They say the silliest, randomest, and sometimes awkwardest-and-I-can't-help-but-laugh things. They make funny faces, do strange things, and ask odd questions. They laugh one minute over a joke they've heard a hundred times and then wail the next minute because of something trivial that will soon be forgotten in the next minute.
Because by the time 5:30 pm rolls around, I'm usually ready to surrender my Mom Hat and put on my Call For Dad If You Need Something Hat. Which is good timing, because when Dad walks through the door at 6:00, he drops to the floor and wrestles with the boys (and, you may as well know, his daughter, too) and I have a few minutes to hide from the noise and catch my breath. Even if it means three and a half minutes alone sitting in the dark laundry room on top of the washing machine. It's quiet. I'm alone. And I'm not working or helping or serving or wiping or cleaning or teaching or correcting or medicating or folding.
Dinner is an adventure. And a constant work in progress about using manners, making good conversation, and asking appropriate questions. One boy is impatient, one boy is loud, and one girl is picky. And two parents are doing their best to manage these tendencies with firm and gentle consistency.
Nope - devotions aren't always quiet. Everyone isn't always interested. Everyone isn't always attentive. And, um, everyone isn't even always all present because very likely someone has been excused from the table and asked to wait patiently on their bed until Dad is ready to talk about whatever issue merited being excused from the table.
Then begins the assembly line of showers - as one is exiting the other is entering. Teeth are brushed, jammies are one, and now it's time for something quiet. Rarely a movie, sometimes a game, and usually books. And then it's 7:30 pm and all three kids are in bed and in only a handful of minutes they are all sound asleep. Playing hard all day means sleeping hard all night.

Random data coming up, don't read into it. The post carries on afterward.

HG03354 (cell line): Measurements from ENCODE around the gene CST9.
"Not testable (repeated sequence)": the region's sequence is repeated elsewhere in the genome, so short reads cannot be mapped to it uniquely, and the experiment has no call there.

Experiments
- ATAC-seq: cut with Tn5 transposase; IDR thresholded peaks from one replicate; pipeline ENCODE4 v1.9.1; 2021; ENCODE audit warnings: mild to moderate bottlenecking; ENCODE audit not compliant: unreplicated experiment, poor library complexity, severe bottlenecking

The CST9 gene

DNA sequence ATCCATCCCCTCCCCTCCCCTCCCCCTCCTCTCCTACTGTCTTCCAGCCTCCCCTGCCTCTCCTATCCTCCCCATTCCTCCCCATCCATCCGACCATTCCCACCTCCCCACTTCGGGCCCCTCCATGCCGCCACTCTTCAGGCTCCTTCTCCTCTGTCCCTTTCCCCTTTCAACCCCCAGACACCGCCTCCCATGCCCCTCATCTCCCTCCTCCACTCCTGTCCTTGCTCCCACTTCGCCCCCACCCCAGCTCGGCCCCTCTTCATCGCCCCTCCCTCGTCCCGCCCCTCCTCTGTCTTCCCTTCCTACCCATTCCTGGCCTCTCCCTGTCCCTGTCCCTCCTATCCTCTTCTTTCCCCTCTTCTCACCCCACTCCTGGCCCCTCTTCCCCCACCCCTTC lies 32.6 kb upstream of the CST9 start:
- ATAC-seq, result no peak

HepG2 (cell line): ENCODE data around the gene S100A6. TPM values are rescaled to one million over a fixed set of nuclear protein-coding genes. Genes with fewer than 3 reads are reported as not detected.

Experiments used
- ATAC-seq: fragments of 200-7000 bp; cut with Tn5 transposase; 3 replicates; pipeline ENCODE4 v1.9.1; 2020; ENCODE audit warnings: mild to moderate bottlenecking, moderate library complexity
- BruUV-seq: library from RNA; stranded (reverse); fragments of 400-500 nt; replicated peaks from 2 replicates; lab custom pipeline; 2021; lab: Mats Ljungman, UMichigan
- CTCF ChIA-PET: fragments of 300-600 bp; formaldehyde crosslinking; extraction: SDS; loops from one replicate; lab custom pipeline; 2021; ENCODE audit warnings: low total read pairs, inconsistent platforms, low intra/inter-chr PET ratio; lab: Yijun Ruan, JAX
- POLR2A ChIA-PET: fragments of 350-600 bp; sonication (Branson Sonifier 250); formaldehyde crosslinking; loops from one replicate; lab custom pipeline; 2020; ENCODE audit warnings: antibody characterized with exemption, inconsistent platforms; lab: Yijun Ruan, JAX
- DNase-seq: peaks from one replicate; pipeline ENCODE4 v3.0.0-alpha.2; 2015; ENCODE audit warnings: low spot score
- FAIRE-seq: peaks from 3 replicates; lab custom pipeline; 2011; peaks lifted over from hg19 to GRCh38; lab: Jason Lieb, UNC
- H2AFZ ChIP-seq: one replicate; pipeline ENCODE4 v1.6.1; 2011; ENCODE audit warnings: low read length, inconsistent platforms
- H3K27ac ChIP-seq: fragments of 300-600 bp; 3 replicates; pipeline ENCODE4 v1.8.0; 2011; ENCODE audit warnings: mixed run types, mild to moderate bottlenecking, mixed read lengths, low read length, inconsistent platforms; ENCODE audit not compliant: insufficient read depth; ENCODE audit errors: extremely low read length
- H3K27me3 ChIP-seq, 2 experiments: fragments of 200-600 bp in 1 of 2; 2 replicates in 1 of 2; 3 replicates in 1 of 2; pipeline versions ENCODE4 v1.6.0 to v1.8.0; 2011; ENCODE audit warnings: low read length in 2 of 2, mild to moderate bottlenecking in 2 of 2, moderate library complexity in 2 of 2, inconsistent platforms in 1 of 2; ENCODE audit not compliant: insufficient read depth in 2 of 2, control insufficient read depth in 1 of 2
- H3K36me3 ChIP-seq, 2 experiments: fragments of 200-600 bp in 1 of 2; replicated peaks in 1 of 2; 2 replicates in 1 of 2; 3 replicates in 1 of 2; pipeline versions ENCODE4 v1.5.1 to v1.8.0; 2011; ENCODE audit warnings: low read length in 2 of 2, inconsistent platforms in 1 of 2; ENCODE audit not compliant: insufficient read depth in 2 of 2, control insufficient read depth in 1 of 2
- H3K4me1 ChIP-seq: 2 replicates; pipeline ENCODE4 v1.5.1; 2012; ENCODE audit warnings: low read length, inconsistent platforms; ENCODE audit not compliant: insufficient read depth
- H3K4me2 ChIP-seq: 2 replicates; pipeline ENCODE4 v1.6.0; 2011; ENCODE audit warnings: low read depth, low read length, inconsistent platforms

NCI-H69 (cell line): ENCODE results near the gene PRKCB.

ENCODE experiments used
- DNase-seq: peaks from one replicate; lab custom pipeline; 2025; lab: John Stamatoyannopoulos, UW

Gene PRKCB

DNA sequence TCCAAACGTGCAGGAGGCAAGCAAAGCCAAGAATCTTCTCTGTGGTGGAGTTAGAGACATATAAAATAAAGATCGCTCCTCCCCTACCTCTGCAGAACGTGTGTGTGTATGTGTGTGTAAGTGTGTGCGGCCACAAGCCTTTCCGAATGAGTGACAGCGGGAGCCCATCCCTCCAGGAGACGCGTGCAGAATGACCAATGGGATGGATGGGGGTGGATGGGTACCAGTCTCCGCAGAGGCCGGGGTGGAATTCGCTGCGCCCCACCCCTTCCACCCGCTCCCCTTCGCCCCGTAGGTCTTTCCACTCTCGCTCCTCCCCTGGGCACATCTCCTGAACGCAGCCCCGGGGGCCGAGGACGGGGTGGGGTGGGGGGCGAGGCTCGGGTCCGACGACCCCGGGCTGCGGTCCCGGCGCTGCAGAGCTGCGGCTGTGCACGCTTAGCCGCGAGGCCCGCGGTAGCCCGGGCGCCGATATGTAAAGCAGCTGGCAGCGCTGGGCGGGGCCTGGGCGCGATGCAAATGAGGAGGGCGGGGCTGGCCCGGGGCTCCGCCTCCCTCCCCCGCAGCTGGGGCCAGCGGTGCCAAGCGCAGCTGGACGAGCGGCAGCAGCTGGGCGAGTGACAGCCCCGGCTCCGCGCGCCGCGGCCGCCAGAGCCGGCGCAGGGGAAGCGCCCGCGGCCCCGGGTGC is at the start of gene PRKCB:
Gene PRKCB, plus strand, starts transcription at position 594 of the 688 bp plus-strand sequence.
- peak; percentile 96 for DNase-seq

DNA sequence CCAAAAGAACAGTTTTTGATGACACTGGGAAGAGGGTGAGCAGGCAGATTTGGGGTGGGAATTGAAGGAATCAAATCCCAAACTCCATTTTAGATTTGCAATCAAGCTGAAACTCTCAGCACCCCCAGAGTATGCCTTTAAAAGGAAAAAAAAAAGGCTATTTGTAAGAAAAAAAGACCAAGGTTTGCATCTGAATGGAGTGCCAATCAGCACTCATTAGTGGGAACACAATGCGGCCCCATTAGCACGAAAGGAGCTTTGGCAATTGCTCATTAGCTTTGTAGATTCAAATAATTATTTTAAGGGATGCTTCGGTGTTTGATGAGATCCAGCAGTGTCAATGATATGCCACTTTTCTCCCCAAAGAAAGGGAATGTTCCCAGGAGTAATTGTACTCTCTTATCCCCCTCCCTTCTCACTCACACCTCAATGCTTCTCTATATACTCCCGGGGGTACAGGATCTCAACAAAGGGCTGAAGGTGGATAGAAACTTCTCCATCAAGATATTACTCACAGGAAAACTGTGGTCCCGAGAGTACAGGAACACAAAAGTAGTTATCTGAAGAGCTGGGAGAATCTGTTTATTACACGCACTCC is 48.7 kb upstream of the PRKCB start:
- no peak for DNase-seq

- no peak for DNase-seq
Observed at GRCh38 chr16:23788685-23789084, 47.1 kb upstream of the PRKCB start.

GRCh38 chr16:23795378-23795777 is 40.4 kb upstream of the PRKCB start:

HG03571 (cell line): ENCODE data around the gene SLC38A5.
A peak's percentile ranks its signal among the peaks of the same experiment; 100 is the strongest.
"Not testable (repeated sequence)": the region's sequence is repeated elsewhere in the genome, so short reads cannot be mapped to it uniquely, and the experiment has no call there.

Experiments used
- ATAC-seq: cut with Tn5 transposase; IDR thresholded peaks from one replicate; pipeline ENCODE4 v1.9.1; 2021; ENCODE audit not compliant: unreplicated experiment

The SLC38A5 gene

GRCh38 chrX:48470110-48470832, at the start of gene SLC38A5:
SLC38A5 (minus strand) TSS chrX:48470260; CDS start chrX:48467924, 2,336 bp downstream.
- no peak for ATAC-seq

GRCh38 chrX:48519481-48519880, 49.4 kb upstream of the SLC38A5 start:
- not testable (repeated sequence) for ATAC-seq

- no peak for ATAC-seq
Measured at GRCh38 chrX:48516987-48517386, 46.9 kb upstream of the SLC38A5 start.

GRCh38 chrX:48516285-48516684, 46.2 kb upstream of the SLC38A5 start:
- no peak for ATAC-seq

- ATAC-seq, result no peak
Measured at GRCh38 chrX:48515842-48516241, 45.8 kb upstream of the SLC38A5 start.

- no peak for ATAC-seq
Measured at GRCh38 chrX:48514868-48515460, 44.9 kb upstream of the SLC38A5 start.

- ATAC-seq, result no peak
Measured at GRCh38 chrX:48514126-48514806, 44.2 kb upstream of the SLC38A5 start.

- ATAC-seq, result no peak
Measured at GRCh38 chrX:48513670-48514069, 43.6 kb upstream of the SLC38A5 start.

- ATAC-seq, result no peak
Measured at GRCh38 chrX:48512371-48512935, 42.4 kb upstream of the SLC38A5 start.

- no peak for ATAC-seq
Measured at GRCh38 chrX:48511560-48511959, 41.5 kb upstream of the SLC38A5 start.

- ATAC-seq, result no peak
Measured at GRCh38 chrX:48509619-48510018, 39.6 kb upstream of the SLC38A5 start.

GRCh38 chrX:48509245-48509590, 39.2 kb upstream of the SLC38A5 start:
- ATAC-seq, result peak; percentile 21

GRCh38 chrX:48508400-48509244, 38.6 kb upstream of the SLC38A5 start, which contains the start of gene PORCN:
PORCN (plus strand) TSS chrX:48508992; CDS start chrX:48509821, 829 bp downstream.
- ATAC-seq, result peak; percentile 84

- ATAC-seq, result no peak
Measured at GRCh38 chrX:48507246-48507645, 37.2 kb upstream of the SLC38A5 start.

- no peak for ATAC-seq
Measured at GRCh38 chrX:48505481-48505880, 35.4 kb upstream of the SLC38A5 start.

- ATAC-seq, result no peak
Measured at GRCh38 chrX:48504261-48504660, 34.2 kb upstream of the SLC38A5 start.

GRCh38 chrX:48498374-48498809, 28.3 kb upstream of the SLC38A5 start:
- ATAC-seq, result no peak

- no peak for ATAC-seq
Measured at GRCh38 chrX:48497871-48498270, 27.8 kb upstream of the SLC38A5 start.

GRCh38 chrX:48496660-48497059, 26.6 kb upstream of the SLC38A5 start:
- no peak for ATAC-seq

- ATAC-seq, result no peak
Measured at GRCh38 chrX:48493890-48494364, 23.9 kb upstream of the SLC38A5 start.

So then the house is finally quiet. But never boring. For every moment of laughter or wail of frustration or argument I've navigated during that day, it's now quiet and I enjoy the time alone to put my house to bed and prepare for a new day.
And while I'm folding laundry or making a list or responding to emails or talking with my husband or arranging school materials for the next day, I stop. Dead in my tracks.
Yeah, maybe I am tired, frustrated, discouraged. I might have needs, desires, and hopes. And, likely I have dirty sinks, soaking pans, and a pile of laundry. But I realize none of that matters.
Have I let the productivity of the day, the memory of laughing moments, the tenderness of cuddling while reading, or the impromptu "I love you Mom's" get lost in the frenzy of bringing the day to a close? Was I so bent on drill and order for the blessed chime of 7:30 pm that I overlooked opportunities to love my kids, disciple their hearts, and encourage their spirits?
In our home, dinner isn't through until Dad has read and explained a piece of God's Word. I appreciate that my kids know the routine, and I treasure that it's become an anticipated and expected part of dinner. Even when there are attitudes or wiggles or interruptions. But did I intercede on their behalf while my husband read them Truth? Did I plead that God would open their ears and hearts to what they heard?
Why, I wonder, do I sometimes just "exist" during the last two hours of the day instead of "thriving" during the time when I have my partner and friend to tag-team with me?
It's no secret: the evening hours aren't typically my favorite. I've ran hard all done and given much of myself to my little ones. But, instead of bemoaning my fatigue or irritation about their constant needs and all that I had to put up with and handle that day, I need an attitude adjustment that proclaims, "I can do all things through Him who gives me strength - because the joy of the Lord is my strength!"